Walker depicted on the 5th issue 25-cent Fractional currency note.

Walker was involved in a prominent Treasury report of December 3, 1845. It is regarded as the most powerful attack upon the protection system that has ever been made in an American state paper. The Walker Tariff of 1846 was based upon the principles of this paper and was in fact largely the secretary's own work.

It was during the Mexican-American War that the US treasury seemed to be running out of money. An astonishingly large amount of funds (about $6 million) had been withdrawn from the army's quartermaster and commissary departments. It turned out that $1.1 million had been deposited in the bank of Corcoran and Riggs, which had turned around and invested the funds in stock securities. Polk, who had run on an anti-bank platform, wrote in his diary that it was the most troubling moment of his presidency. Confronting Walker yielded only casual, vague replies. Polk ordered an investigation, but Walker still couldn't give Polk the answers he needed. Eventually Walker told Polk that the $600,000 remaining in the bankers' hands would be distributed to the army and Polk lost interest in the matter. It was never proved whether any chicanery had been going on, but before Walker was appointed, Polk's mentor Andrew Jackson had warned him "that Walker wasn't a man to be trusted with the nation's cash."[5]

After leaving Treasury in 1849, Walker became a lawyer in Washington, DC, devoted himself to business and land speculation and became involved in mining interests.

In 1853, President Franklin Pierce offered Walker the post of United States Minister to China. However, Walker declined the office.[6]

Kansas Territorial Governor, 1857

Walker at first opposed the Compromise of 1850, but was won over later by the arguments of Illinois Senator Stephen A. Douglas. He was appointed governor of Kansas Territory on May 27, 1857 by President James Buchanan, but resigned in December because of his opposition to the Lecompton Constitution.[7] In a resignation letter to Secretary of State Lewis Cass dated December 15, 1857, he cited clear voting fraud and improper political pressure from the Administration. He did not, however, break with his party immediately, and favored the so-called English Bill. It was partly due to his influence that a sufficient number of anti-Lecompton Democrats were induced to vote for that measure to secure its passage.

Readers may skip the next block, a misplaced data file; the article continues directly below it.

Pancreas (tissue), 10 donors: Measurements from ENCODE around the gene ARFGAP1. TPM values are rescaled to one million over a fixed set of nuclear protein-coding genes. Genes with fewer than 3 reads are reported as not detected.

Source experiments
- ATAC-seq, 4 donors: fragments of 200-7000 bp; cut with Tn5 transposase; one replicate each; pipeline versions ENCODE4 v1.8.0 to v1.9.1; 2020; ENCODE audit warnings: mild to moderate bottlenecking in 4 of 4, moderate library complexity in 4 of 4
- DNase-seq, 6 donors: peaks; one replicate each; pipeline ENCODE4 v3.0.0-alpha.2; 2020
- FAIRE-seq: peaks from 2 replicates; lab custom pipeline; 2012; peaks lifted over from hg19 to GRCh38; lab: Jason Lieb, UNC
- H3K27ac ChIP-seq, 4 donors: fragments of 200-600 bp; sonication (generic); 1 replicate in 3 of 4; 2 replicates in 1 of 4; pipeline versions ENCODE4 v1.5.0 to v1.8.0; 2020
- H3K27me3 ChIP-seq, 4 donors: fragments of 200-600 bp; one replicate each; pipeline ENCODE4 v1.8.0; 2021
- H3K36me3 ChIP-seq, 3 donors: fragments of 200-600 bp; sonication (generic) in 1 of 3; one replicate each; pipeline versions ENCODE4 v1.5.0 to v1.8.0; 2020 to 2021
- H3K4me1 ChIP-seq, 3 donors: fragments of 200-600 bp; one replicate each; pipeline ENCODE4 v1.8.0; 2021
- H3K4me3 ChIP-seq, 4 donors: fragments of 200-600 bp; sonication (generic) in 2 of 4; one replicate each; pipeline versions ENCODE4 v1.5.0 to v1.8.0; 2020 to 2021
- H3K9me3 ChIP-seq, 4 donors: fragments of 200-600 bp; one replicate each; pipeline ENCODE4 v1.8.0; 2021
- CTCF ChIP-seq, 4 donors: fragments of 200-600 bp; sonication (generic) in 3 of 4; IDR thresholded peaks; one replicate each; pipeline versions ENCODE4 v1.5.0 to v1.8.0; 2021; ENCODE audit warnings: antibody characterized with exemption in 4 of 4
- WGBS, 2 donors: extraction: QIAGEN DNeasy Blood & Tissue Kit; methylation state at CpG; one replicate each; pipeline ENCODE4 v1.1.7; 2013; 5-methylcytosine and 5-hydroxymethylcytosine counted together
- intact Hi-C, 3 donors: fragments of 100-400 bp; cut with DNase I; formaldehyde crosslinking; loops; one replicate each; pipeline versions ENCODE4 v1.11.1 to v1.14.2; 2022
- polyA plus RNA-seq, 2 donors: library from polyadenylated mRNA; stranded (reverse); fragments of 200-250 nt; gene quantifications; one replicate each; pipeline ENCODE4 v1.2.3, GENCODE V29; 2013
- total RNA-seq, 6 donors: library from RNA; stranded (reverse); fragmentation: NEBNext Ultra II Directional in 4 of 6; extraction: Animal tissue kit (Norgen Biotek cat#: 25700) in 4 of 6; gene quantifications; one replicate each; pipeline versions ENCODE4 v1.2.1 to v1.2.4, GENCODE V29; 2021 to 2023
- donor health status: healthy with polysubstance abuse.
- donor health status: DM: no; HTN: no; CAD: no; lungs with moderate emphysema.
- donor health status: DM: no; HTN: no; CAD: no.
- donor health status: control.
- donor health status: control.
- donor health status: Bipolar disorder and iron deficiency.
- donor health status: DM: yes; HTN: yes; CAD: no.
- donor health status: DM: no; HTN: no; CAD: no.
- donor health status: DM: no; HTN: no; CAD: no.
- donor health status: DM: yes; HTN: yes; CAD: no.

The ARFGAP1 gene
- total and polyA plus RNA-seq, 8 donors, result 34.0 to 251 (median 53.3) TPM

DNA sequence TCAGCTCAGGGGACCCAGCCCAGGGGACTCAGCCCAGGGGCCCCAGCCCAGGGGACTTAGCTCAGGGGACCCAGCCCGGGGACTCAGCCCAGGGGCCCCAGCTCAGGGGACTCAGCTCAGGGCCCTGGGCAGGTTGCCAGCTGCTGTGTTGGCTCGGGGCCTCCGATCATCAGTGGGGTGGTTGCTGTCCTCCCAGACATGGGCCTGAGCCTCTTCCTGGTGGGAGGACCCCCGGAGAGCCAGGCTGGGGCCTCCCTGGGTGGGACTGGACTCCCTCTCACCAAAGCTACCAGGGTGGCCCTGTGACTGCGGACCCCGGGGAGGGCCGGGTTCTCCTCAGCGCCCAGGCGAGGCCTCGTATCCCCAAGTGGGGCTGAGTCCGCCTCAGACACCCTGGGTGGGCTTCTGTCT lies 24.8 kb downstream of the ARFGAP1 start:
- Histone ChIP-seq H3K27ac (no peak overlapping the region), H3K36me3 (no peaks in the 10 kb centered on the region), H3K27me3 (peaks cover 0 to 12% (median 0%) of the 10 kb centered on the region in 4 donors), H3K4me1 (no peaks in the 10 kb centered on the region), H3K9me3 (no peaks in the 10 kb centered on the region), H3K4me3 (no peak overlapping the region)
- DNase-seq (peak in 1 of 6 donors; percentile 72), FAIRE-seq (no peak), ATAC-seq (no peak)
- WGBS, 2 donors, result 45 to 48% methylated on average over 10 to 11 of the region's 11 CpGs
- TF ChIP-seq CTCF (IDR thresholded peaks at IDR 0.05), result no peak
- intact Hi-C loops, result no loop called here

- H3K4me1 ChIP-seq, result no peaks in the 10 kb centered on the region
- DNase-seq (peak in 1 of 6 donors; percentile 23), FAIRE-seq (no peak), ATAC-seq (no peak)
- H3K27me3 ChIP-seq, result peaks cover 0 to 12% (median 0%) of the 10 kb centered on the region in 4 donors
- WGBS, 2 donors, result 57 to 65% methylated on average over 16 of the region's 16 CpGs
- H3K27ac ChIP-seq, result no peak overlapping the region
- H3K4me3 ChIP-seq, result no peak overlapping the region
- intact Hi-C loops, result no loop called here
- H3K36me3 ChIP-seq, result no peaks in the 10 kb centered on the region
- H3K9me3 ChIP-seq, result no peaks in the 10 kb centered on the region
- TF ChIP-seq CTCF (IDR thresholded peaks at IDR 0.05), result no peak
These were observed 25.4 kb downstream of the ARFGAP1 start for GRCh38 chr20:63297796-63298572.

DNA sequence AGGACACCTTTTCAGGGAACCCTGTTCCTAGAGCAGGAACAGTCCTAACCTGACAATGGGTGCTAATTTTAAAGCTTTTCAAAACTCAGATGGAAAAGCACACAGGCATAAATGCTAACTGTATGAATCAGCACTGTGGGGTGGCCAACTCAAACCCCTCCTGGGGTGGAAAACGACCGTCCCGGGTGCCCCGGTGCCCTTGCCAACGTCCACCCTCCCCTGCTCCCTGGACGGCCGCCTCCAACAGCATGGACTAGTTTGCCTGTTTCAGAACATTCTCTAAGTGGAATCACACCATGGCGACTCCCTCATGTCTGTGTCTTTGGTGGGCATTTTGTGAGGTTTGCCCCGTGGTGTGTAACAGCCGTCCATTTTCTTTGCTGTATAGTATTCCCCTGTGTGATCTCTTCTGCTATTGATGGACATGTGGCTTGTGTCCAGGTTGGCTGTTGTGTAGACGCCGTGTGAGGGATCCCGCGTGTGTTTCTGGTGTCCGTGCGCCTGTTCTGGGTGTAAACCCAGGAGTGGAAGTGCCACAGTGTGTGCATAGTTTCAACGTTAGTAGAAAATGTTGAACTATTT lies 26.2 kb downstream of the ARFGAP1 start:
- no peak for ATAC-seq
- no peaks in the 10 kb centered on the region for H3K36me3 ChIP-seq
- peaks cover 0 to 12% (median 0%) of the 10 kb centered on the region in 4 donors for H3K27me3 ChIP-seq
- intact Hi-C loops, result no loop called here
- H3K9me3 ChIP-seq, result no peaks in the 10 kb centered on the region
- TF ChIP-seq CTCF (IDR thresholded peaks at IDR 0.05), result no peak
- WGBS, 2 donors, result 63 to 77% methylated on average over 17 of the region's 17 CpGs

Civil War and later life

He supported the Union cause during the American Civil War and in 1863 and 1864, as financial agent of the United States, did much to create confidence in Europe in the financial resources of the United States. During this time Walker was instrumental in securing a loan of $250,000,000 from the German Confederation.

He practiced law in Washington, D.C., from 1864 until his death there in 1869. Both during and after the Civil War he was a contributor to the Continental Monthly, which for a short time he also, with James R. Gilmore, conducted.

Walker was the father-in-law of Benjamin H. Brewster, Attorney General under Chester A. Arthur.

Initially, Walker County, Texas, was named in his honor. However, due to his support of the Union during the Civil War, the Texas Legislature withdrew the honor and honored Samuel Walker (no relation), a Texas Ranger, instead.


The survey ship Robert J. Walker, which served in the United States Coast Survey from 1848 to 1860, was named for Walker.


  1. Bellefonte Academy: Notable Alumni
  2. Hietala, Thomas (2003). Manifest Design, American Exceptionalism and Empire. Cornell University Press. p. 29.
  3. Gorzalski, Matt. "Robert J. Walker Papers Finding Aid". Archive Service Center, University of Pittsburgh. Retrieved 22 April 2013.
  4. Walker, Robert J. "Robert J. Walker Letter Book, 1833-1848" (PDF). Archive Service Center, University of Pittsburgh. Retrieved 22 April 2013.
  5. Merry, Robert (2009). A Country of Vast Designs. Simon and Schuster. pp. 376–380.
  6. "Robert John Walker". Robinson Library. December 25, 2014. Retrieved September 11, 2016.
  7. "Robert J. Walker". Kansas Historical Society. Retrieved September 11, 2016.
Wikimedia Commons has media related to Robert J. Walker.
Wikisource has original works written by or about:
Robert John Walker
United States Senate
Preceded by
George Poindexter
U.S. Senator (Class 2) from Mississippi
March 4, 1835 – March 5, 1845
Served alongside: John Black, James F. Trotter, Thomas H. Williams, John Henderson, Jesse Speight
Succeeded by
Joseph W. Chalmers
Political offices
Preceded by
George M. Bibb
U.S. Secretary of the Treasury
Served under: James K. Polk

March 8, 1845 – March 5, 1849
Succeeded by
William M. Meredith
Preceded by
John W. Geary
Territorial Governor of Kansas
April, 1857 – December, 1857
Succeeded by
James W. Denver
This article is issued from Wikipedia - version of the 10/26/2016. The text is available under the Creative Commons Attribution/Share Alike but additional terms may apply for the media files.